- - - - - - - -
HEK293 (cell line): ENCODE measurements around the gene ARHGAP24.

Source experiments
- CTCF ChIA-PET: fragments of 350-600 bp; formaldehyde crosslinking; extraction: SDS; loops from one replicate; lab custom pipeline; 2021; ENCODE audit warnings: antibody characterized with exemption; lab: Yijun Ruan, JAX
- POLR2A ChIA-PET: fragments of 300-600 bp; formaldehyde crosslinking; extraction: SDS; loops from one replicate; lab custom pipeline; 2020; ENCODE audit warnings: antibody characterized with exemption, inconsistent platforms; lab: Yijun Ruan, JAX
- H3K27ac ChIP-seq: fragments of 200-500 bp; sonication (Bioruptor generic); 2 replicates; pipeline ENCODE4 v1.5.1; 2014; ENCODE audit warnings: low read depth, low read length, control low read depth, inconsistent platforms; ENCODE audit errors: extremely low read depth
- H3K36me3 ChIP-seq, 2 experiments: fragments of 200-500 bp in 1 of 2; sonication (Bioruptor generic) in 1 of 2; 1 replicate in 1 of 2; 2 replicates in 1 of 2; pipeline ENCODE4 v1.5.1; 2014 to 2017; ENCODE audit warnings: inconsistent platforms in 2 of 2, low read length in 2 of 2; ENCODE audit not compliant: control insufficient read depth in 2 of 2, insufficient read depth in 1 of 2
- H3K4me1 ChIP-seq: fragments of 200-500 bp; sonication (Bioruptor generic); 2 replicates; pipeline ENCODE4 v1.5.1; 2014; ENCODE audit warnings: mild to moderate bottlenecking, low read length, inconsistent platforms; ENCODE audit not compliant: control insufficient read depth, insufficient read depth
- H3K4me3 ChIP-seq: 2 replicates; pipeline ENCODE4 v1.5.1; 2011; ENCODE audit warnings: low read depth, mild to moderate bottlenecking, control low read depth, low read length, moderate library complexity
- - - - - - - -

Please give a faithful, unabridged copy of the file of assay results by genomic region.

HEK293 (cell line): ENCODE measurements around the gene ARHGAP24.

Source experiments
- CTCF ChIA-PET: fragments of 350-600 bp; formaldehyde crosslinking; extraction: SDS; loops from one replicate; lab custom pipeline; 2021; ENCODE audit warnings: antibody characterized with exemption; lab: Yijun Ruan, JAX
- POLR2A ChIA-PET: fragments of 300-600 bp; formaldehyde crosslinking; extraction: SDS; loops from one replicate; lab custom pipeline; 2020; ENCODE audit warnings: antibody characterized with exemption, inconsistent platforms; lab: Yijun Ruan, JAX
- H3K27ac ChIP-seq: fragments of 200-500 bp; sonication (Bioruptor generic); 2 replicates; pipeline ENCODE4 v1.5.1; 2014; ENCODE audit warnings: low read depth, low read length, control low read depth, inconsistent platforms; ENCODE audit errors: extremely low read depth
- H3K36me3 ChIP-seq, 2 experiments: fragments of 200-500 bp in 1 of 2; sonication (Bioruptor generic) in 1 of 2; 1 replicate in 1 of 2; 2 replicates in 1 of 2; pipeline ENCODE4 v1.5.1; 2014 to 2017; ENCODE audit warnings: inconsistent platforms in 2 of 2, low read length in 2 of 2; ENCODE audit not compliant: control insufficient read depth in 2 of 2, insufficient read depth in 1 of 2
- H3K4me1 ChIP-seq: fragments of 200-500 bp; sonication (Bioruptor generic); 2 replicates; pipeline ENCODE4 v1.5.1; 2014; ENCODE audit warnings: mild to moderate bottlenecking, low read length, inconsistent platforms; ENCODE audit not compliant: control insufficient read depth, insufficient read depth
- H3K4me3 ChIP-seq: 2 replicates; pipeline ENCODE4 v1.5.1; 2011; ENCODE audit warnings: low read depth, mild to moderate bottlenecking, control low read depth, low read length, moderate library complexity